Tonight at Columbia University, the winners of the 2015 Maria Moors Cabot Prizes will officially accept their awards. Joining Lucas Mendes of GloboNews, Raúl Peñaranda of Bolivia’s Página Siete and AP’s Mark Stevenson will be New York Times Brazil bureau chief Simon Romero (pictured). Romero’s colleague Ernesto Londono is also receiving a special, separate citation.
Ahead of tonight’s ceremony, the Knight Center for Journalism in the Americas interviewed each recipient. When Teresa Mioli asked Romero to highlight the most interesting article he’s recently written, the journalist came up with an answer that blows the pants off most 2015 assignment calling cards:
“It was an incredible challenge to write about Shigeru Nakayama, the guardian of the Airao Velho, an abandoned city in the Brazilian Amazon. I had heard about the Japanese-born Nakayama and long thought about writing a profile of him, but it was no easy task to find him. He lives a hermit-like existence in an outpost of ruins enveloped by thick vegetation located on the Rio Negro.”
“Interviewing him was incredible as he guided me and Mauricio Lima, a photographer who works for The Times in Brazil and other countries around the world, around Airao Velho. Just getting there was a lesson in how grandiose plans often come undone – especially if they involve trading settlements in the heart of the Amazon rain forest.”
The resulting article was published in May under the headline ‘Hermit of the Jungle’ Guards a Brazilian City Rich in History. It is rich in human detail:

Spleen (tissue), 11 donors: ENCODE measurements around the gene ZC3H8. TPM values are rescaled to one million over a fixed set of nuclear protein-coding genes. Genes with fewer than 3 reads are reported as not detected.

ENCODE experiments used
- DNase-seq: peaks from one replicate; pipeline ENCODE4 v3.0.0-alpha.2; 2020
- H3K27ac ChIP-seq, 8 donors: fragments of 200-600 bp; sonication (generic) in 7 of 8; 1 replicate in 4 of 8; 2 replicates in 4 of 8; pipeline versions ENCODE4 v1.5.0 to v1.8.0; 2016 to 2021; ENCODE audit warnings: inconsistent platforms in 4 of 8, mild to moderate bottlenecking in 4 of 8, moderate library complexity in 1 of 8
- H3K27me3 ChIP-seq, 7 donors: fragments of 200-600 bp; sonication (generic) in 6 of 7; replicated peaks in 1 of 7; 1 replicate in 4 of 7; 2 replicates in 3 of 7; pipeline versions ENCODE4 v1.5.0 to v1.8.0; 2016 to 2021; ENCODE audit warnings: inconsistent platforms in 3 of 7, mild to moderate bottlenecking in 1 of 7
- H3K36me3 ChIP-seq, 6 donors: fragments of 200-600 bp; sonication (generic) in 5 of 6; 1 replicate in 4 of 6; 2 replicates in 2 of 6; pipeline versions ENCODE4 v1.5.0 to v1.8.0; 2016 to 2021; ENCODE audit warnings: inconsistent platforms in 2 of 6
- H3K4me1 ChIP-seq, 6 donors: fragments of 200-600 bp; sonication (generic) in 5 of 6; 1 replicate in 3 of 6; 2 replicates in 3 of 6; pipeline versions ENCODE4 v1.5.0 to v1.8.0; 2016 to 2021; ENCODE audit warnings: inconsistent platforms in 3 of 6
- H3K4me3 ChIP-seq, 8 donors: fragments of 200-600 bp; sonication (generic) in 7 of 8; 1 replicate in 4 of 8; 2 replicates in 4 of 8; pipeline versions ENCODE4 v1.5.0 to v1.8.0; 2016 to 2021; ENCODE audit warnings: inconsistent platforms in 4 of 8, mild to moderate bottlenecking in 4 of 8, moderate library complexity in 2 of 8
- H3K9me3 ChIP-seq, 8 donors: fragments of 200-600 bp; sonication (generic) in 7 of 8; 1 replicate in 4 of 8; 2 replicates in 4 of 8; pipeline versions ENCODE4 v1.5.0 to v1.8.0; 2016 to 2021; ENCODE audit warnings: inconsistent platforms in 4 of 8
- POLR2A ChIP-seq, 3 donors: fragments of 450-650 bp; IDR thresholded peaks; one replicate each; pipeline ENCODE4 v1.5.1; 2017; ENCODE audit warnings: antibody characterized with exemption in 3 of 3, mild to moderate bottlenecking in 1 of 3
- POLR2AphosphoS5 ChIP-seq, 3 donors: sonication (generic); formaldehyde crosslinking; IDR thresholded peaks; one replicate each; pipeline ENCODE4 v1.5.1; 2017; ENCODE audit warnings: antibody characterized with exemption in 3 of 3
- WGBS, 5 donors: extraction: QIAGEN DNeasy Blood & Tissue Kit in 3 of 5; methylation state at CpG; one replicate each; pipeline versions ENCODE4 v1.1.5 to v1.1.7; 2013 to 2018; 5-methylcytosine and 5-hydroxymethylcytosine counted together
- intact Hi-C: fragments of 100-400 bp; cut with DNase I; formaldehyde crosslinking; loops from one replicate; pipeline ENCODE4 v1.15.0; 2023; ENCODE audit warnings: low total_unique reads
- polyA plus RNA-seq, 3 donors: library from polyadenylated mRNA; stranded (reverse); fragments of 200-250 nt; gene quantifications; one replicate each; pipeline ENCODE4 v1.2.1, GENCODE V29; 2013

There is a lot of down time involved in being a hermit in the Amazon. An electric generator and antenna allow Mr. Nakayama to watch some television; he likes to follow the games of Flamengo, his soccer team. He hunts some game for his own consumption like paca, a tasty piglike rodent. He tends a small vegetable garden.
“I’ve never been to the hospital in my life,” said Mr. Nakayama, licking his lips after polishing off a plate of tracajá, or yellow-spotted sideneck turtle.
Taking a drag on a Euro cigarette, he amended that statement. “Well, there was that time when a pit viper bit my wrist and I went to the doctor in Novo Airão,” he added. “He told me I would have lost my arm if I hadn’t gone to see him.”
Romero operates out of his home in Rio de Janeiro. For the Times, he also covers Argentina, Chile, Paraguay and Uruguay. Congratulations to all of this year’s winners, recognized for their coverage of the Western Hemisphere and furthering of inter-American understanding.
[Photo via: @viaSimonRomero]